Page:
17 year old Ayoub (Ayoub Elasri) lives with his lonely single Dutch »

- Nicholas Bell

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Tom Cruise, actor, filmmaker and professional stunt man

10 August 2015 9:04 AM, PDT | SoundOnSight | See recent SoundOnSight news »

Tom Cruise has come a very long way since his screen debut in Franc Zeffirelli’s Endless Love (1981). Thirty six movies and a whole lot of stardom later and he’s still the biggest movie star on the planet. He is perhaps, also the biggest film star in movie history. You’d be hard pushed to offer up any other actor that’s sustained that level of popularity and box office pull for that long. There is a good reason for this too. Cruise polarises opinion of course and there are those that would see his downfall, but in large part that’s due to all things that have little if nothing to do with Tom Cruise the filmmaker.

Being Tom Cruise must take a special kind of energy. So special in fact that he has sustained that level of dash for nigh on thirty years without letting up. And if Mission: Impossible – Rogue Nation, »

- Paul Donovan

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10 Essential Tom Cruise Movies

7 August 2015 4:17 PM, PDT | SoundOnSight | See recent SoundOnSight news »

Like most talented performers who’ve doubled as quintessential movie stars, Tom Cruise doesn’t always get the chance to demonstrate that he can actually act. There’s often just too much Tom Cruise in the way for people to notice, especially when he lets his erratic personal life take center stage. Putting together an “essential” list for such an actor is a bit of a tightrope act, walking the line between crowd pleasing star turns and performances of real substance. That said, here are ten Tom Cruise films that are not to be missed:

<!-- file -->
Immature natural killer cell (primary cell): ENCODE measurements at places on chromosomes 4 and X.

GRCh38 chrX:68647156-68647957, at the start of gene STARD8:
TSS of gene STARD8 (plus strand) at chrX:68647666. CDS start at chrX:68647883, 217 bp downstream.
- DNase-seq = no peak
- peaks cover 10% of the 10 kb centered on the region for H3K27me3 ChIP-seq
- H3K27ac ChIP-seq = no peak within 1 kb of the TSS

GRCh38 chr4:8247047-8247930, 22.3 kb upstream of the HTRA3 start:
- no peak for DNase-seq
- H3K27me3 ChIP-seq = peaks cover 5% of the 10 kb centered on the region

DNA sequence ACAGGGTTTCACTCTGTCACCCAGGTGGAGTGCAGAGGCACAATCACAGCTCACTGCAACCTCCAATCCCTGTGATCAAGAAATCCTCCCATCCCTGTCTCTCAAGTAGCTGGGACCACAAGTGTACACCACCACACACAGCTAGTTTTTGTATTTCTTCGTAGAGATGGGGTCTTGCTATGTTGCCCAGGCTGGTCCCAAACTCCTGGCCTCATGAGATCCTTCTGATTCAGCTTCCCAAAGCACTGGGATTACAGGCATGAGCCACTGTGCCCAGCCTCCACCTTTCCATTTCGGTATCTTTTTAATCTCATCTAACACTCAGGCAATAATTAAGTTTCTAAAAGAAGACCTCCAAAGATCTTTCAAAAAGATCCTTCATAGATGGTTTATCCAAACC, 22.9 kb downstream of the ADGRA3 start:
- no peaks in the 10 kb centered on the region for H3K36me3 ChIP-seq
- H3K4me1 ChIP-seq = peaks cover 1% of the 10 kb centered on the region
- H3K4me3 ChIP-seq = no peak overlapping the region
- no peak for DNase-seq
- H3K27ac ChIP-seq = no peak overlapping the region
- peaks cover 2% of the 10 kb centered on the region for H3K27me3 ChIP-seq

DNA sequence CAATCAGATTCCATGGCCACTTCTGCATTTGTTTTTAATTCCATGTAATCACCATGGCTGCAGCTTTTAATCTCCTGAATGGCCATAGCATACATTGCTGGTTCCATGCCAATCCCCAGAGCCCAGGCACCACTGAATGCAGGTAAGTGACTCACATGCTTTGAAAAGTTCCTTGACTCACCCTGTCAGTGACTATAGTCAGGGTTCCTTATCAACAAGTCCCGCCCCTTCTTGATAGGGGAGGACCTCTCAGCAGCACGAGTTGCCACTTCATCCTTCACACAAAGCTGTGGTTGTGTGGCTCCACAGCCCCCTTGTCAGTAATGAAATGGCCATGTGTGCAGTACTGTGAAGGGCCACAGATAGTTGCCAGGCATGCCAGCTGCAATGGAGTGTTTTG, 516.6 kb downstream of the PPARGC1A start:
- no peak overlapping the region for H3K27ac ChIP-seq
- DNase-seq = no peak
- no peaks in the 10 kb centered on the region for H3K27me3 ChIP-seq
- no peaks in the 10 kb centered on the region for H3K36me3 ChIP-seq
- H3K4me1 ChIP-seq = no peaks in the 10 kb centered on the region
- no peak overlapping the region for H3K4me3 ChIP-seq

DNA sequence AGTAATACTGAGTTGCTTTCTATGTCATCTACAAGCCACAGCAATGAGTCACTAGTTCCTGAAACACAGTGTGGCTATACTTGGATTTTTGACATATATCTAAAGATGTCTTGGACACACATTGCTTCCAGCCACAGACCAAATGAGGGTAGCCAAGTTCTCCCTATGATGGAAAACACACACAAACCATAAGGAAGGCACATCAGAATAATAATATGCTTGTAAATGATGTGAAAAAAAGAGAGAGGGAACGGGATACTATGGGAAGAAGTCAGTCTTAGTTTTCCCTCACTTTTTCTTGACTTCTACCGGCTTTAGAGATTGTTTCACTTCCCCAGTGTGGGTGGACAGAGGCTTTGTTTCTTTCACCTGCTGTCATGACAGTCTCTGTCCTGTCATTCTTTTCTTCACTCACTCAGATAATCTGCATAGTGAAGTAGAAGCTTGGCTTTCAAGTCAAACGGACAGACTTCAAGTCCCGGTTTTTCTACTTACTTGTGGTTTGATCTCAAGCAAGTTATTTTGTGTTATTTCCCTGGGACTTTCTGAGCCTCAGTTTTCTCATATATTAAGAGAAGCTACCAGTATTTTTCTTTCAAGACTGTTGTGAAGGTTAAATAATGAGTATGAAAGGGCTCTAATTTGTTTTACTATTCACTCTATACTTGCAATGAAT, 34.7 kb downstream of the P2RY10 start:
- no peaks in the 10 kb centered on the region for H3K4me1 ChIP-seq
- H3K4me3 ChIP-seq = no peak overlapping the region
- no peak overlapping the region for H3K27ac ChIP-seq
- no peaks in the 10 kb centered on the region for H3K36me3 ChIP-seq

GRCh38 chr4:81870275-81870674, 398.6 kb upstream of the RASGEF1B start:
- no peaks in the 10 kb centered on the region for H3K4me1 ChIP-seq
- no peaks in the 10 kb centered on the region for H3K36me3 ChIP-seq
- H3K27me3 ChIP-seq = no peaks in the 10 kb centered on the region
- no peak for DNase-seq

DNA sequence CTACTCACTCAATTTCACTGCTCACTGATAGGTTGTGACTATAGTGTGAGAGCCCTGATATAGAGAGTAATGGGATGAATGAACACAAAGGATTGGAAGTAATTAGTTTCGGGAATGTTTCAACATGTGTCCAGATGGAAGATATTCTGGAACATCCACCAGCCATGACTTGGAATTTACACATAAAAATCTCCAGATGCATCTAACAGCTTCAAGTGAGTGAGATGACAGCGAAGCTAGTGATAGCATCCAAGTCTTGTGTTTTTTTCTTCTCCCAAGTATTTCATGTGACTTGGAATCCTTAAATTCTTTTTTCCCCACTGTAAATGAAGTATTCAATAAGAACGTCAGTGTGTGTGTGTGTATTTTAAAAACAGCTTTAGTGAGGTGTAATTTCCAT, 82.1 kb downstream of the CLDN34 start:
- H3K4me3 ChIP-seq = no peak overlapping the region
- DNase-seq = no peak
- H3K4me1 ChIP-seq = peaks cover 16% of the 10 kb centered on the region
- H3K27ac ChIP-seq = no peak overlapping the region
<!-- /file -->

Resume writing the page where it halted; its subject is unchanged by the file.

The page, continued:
Risky Business (1983) – The early 80s were awash in teen sex comedies, most of which have justifiably faded from memory. Then there’s Risky Business, which not only rose above the pack, but made an indelible mark on pop culture history. It wasn’t Tom Cruise’s first movie, but it might as well have been: »

- M. Robert Grunwald

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Box Office Sabermetrics: Tom Cruise’s Batting Average

5 August 2015 12:20 AM, PDT | SoundOnSight | See recent SoundOnSight news »

Box Office Sabermetrics is a weekly column that will attempt to apply the statistical analysis Sabermetrics, used in Baseball, to the box office results each weekend.

One of my favorite books, and favorite movies of the decade, is Moneyball. Telling the story of how A’s General Manager Billy Beane and his front office used statistical analytics – called Sabermetrics – to put together a winning team off a low budget and undervalued players. I’ve always enjoyed that side of Baseball, how integral we evaluate statistics is to the sport, so I thought it was high time I brought it to how we evaluate movies. Given that film is a subjective medium, the only real hard statistic we have to evaluate is box office returns. So, each week I will be taking a look at the weekend numbers and seeing what Baseball statistics have to say about them.

Here are the »

- Dylan Griffin

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Tom Cruise: A Retrospective

1 August 2015 7:30 PM, PDT | SoundOnSight | See recent SoundOnSight news »

Anyone growing into pop culture consciousness during the mid-2000s will be familiar with a certain type of Tom Cruise, one labeled with some criticism in a recent Buzzfeed article as “Tom Cruise 2.0.” To them, Tom Cruise may have first become familiar as Ethan Hunt in the first Mission: Impossible movie, as an action star who, in spite of fearful insurance agents and publicists, prefers to do his own stunts—especially if they include declaring maniacal love for Katie Holmes atop Oprah Winfrey’s couch. He was probably their first introduction to the alien world of Scientology, or perhaps already known as the face of another hero thrust into the supernatural, having once served as the model for the titular character in Disney’s Aladdin.

This Tom Cruise, in spite of several critical successes in the past 10 years, has yet to shake completely the straws of tabloid fodder that prick up every time someone dares, »

- Christina Leo

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Weekend Rock Question: What's the Best Tom Cruise Movie?

31 July 2015 11:35 AM, PDT | | See recent Rolling Stone news »

Tom Cruise isn't quite the box office king he was back in 1996 when the first Mission Impossible hit theaters, yet the franchise is still surprisingly strong and the fifth movie in the series is poised to open pretty big this weekend.  It's also scored surprisingly strong reviews with a 92 percent fresh rating on Rotten Tomatoes. (Going Clear: Scientology and the Prison of Belief has a 93 percent rating.)

Now we have a question for you: What is the single best Tom Cruise movie? Feel free to vote for one of his »